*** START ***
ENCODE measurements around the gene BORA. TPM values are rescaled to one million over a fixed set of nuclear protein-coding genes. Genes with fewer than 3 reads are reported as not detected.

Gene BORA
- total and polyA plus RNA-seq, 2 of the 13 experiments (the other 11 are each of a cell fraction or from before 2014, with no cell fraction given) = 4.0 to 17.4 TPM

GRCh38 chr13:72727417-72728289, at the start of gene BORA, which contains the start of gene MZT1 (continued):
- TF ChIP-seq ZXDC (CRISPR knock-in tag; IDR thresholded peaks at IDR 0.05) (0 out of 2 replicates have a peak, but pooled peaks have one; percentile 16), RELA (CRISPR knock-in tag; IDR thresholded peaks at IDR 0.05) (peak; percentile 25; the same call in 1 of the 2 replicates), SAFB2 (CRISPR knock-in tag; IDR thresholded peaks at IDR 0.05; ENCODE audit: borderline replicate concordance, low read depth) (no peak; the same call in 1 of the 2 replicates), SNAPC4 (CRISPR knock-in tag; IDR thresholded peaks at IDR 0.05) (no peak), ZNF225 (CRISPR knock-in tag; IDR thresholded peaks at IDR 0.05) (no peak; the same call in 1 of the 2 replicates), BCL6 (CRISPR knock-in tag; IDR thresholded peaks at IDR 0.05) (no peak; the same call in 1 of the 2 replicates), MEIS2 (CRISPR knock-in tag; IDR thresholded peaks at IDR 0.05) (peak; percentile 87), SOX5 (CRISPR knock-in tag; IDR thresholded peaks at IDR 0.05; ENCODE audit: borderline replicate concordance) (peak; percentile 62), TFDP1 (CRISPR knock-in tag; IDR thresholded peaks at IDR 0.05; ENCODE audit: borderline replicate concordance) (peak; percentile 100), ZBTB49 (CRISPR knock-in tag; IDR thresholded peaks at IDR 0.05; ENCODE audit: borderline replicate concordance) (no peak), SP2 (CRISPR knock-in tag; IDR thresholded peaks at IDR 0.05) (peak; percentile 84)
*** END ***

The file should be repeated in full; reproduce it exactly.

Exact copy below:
ENCODE measurements around the gene BORA. TPM values are rescaled to one million over a fixed set of nuclear protein-coding genes. Genes with fewer than 3 reads are reported as not detected.

Gene BORA
- total and polyA plus RNA-seq, 2 of the 13 experiments (the other 11 are each of a cell fraction or from before 2014, with no cell fraction given) = 4.0 to 17.4 TPM

GRCh38 chr13:72727417-72728289, at the start of gene BORA, which contains the start of gene MZT1 (continued):
- TF ChIP-seq ZXDC (CRISPR knock-in tag; IDR thresholded peaks at IDR 0.05) (0 out of 2 replicates have a peak, but pooled peaks have one; percentile 16), RELA (CRISPR knock-in tag; IDR thresholded peaks at IDR 0.05) (peak; percentile 25; the same call in 1 of the 2 replicates), SAFB2 (CRISPR knock-in tag; IDR thresholded peaks at IDR 0.05; ENCODE audit: borderline replicate concordance, low read depth) (no peak; the same call in 1 of the 2 replicates), SNAPC4 (CRISPR knock-in tag; IDR thresholded peaks at IDR 0.05) (no peak), ZNF225 (CRISPR knock-in tag; IDR thresholded peaks at IDR 0.05) (no peak; the same call in 1 of the 2 replicates), BCL6 (CRISPR knock-in tag; IDR thresholded peaks at IDR 0.05) (no peak; the same call in 1 of the 2 replicates), MEIS2 (CRISPR knock-in tag; IDR thresholded peaks at IDR 0.05) (peak; percentile 87), SOX5 (CRISPR knock-in tag; IDR thresholded peaks at IDR 0.05; ENCODE audit: borderline replicate concordance) (peak; percentile 62), TFDP1 (CRISPR knock-in tag; IDR thresholded peaks at IDR 0.05; ENCODE audit: borderline replicate concordance) (peak; percentile 100), ZBTB49 (CRISPR knock-in tag; IDR thresholded peaks at IDR 0.05; ENCODE audit: borderline replicate concordance) (no peak), SP2 (CRISPR knock-in tag; IDR thresholded peaks at IDR 0.05) (peak; percentile 84)